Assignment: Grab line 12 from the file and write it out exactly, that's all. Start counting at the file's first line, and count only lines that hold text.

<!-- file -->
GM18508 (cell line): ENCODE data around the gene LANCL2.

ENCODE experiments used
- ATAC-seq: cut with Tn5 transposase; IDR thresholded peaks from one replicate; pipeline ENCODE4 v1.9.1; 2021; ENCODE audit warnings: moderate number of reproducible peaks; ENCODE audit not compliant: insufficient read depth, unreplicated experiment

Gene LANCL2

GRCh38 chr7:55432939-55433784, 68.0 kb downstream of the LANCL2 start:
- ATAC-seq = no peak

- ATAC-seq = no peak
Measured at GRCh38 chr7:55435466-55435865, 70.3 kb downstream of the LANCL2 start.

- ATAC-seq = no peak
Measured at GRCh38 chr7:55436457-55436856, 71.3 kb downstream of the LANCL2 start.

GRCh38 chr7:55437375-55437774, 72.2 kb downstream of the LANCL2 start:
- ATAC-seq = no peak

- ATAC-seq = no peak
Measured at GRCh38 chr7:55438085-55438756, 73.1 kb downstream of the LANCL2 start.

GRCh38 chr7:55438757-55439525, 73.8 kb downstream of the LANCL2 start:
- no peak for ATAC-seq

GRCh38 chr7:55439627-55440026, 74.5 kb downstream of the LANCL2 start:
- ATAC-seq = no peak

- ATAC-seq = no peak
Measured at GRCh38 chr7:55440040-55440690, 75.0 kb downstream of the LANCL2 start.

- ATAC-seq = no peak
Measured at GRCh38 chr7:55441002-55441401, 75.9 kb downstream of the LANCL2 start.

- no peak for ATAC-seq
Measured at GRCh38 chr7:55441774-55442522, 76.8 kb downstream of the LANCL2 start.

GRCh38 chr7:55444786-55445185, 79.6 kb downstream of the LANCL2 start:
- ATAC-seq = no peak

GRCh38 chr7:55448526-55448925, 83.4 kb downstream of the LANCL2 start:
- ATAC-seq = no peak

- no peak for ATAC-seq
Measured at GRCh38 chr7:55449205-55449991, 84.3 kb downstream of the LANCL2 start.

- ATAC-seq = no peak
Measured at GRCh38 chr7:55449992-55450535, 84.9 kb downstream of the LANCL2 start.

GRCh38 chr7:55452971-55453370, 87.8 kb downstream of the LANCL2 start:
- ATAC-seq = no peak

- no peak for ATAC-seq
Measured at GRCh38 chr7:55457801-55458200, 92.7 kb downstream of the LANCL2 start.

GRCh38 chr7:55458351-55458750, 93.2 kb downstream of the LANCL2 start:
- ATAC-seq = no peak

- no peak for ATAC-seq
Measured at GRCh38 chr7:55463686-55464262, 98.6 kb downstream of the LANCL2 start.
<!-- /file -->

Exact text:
- ATAC-seq = no peak